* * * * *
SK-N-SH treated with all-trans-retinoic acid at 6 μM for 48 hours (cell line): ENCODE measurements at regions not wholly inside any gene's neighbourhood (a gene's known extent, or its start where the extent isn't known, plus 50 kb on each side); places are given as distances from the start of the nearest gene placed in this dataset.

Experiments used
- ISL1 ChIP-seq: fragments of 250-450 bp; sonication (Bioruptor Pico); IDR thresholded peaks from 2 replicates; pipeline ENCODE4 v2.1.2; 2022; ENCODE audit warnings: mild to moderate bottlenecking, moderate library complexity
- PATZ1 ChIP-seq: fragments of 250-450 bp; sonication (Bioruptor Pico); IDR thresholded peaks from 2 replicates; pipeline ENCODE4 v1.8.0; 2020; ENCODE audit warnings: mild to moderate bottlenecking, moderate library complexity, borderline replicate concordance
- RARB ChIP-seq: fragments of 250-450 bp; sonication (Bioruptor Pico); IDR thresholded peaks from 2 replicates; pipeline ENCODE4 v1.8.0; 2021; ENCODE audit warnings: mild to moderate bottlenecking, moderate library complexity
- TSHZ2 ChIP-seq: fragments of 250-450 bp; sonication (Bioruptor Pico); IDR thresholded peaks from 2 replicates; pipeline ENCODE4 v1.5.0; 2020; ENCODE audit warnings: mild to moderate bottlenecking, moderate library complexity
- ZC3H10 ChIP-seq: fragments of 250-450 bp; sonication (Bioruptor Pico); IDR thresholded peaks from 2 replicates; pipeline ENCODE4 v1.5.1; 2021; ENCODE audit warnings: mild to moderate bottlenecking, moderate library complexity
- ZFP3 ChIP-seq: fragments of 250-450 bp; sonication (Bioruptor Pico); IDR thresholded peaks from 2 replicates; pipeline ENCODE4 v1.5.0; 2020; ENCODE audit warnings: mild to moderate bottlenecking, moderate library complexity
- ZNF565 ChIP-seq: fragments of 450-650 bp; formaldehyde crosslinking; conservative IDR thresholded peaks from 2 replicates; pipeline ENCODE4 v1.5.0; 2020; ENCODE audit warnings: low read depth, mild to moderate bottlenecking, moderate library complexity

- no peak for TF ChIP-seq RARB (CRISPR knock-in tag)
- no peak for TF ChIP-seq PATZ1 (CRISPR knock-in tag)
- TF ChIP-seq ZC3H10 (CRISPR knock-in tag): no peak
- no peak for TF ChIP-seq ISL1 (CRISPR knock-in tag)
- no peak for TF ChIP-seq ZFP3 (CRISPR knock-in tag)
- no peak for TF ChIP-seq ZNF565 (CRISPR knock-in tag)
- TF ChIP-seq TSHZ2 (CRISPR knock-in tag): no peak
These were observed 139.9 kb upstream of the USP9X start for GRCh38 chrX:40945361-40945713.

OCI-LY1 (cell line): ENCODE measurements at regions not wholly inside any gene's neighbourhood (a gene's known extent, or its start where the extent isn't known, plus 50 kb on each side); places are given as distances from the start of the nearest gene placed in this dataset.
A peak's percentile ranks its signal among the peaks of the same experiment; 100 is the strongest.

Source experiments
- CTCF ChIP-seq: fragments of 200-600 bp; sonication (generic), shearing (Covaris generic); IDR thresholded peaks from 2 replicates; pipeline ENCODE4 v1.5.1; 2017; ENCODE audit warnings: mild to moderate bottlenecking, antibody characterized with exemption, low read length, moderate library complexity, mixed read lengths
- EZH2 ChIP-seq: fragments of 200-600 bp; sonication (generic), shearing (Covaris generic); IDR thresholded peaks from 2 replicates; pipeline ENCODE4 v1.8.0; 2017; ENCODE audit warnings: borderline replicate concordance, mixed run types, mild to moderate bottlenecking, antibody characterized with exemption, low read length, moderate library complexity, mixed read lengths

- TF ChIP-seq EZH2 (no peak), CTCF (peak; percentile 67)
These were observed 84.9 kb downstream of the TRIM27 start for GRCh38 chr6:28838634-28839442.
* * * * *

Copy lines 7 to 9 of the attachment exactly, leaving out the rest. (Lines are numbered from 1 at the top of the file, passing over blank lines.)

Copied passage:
- ZC3H10 ChIP-seq: fragments of 250-450 bp; sonication (Bioruptor Pico); IDR thresholded peaks from 2 replicates; pipeline ENCODE4 v1.5.1; 2021; ENCODE audit warnings: mild to moderate bottlenecking, moderate library complexity
- ZFP3 ChIP-seq: fragments of 250-450 bp; sonication (Bioruptor Pico); IDR thresholded peaks from 2 replicates; pipeline ENCODE4 v1.5.0; 2020; ENCODE audit warnings: mild to moderate bottlenecking, moderate library complexity
- ZNF565 ChIP-seq: fragments of 450-650 bp; formaldehyde crosslinking; conservative IDR thresholded peaks from 2 replicates; pipeline ENCODE4 v1.5.0; 2020; ENCODE audit warnings: low read depth, mild to moderate bottlenecking, moderate library complexity